Scott Hausler, Certified Parks and Recreation Professional, has been the Hartford Parks & Recreation Director for a full year at the time of this writing. I talked to Scott just after the Fourth of July, and I asked him if the fireworks show was the most dramatic event of the year that the department had to organize. Scott was dismissive of the idea that funding, promoting and organizing a safe and fun holiday for an entire town might be stressful. I should have expected a comfortable confidence, given the resume that speaks to his years of experience. Being a parks director was a role already familiar to Scott before the Hartford Selectboard appointed him to the job.
He does tell me that there’s never a dull moment either. This year the town was unsure of funding for the July fourth fireworks, which caused some extra scrambling. In the end, donations and fundraising helped to provide the community with a magnificent fireworks display.
Scott and his family have lived in Wilder, Vermont since 1993. He and his wife, Pam’s, three children, Brett, Hanna, and Kenna were all born at Dartmouth-Hitchcock Medical Center in Lebanon, New Hampshire, and graduated from Hartford High in White River Junction, Vermont. Working as the park director in Claremont, New Hampshire, since 1997, Scott, in 2013, decided to take the assistant director’s job in Hartford to be closer to home.
One of his most memorable accomplishments as the director in Claremont, Scott explains, was getting the new community center completed before he came to Hartford. Now five years old, the building includes an indoor pool, gymnasium, raised running track, and unlimited use possibilities for the Claremont community. Scott admits that being the director compared to the assistant director means less time in the field, being outdoors, but emphasizes that it’s an important challenge to create a balance with office and community time as the department head.
Activities the department has to offer
Harford Parks & Rec helps organize and host events throughout the year and maintains all the ponds and parks that we love to enjoy. Parks & Recreation has more domain than most of us probably realize: weekly camps for kids, the free concert summer series well-known on The Quechee Green, discounted tickets to amusement parks like Six Flags and Bromley, fishing workshops for all different levels of anglers, and marathons like the Hurricane Hill Trail Run — just to name a few. I asked Scott if he thinks the town and villages of Hartford take full advantage of what the department has to offer, and he definitely thinks the department wouldn’t be as big and busy if the community weren’t engaged in participating and volunteering.
“For a community of about 10,000, we’re operating an agency that some larger communities just don’t have. The agency provides a quality of life that other places don’t offer – without our great staff and volunteers we wouldn’t be as half as successful as we are with this size of a department.”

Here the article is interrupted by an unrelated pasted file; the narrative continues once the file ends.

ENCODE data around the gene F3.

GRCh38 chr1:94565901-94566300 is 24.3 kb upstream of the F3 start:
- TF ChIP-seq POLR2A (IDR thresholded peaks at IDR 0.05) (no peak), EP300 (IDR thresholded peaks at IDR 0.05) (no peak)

He also notes the impressive outpouring of the community at events like the Quechee Hot Air Balloon Festival. Volunteers support the Festival, and for the first time, this year Parks & Rec offered parking on The Quechee Green by donation only. The donations totaled nearly $10,000 for the Brian Hanson Memorial Athletic Scholarship Fund. This scholarship is available to Hartford residents to provide financial assistance to access Parks & Rec’s activities and programs.
Focus on needed community upgrades
Scott’s larger focus as the director is to address some sorely needed upkeep on some key community buildings. The municipal pool had to shut down this summer due to an excessive amount of water loss last season: an initial inspection found concerns with the gutter system. In response, a Pool Committee was formed by the Hartford Selectboard to identify the best plan for moving forward with the pool. The committee will draw on many resources before passing its findings on to Parks & Rec, and then to the Selectboard. Choices about what to do with the pool could end up on the town meeting agenda and potentially even on the ballot. A survey with questions about pool use, concerns, and ideas is being offered to the public throughout the summer, and a more thorough inspection of the building will be assessed as well.
Starting in October, the Wendell A. Barwood Arena opens up as a huge draw for adult and high school hockey teams, curlers, and ice skaters. Like the municipal pool, the arena has some structural concerns that need to be addressed. Previous repairs cost the town $2.5 million in 2013, and earlier this year close to $600,000 has been approved for the needs of the arena. Scott and his team are hoping to establish a capital reserve fund that would store and save money toward future operational costs of the arena.
It takes an active community to need and support an active Parks & Rec Department, and that speaks to a town’s culture and sense of community. It also takes a dedicated director, staff, and volunteers to make it all happen. To learn more about what activities are available, you can find bi-annual brochures around the villages of Hartford, or check out upcoming events and volunteer needs at the Hartford Parks & Recreation website at www.hartford-vt.org/2212/Parks-Recreation.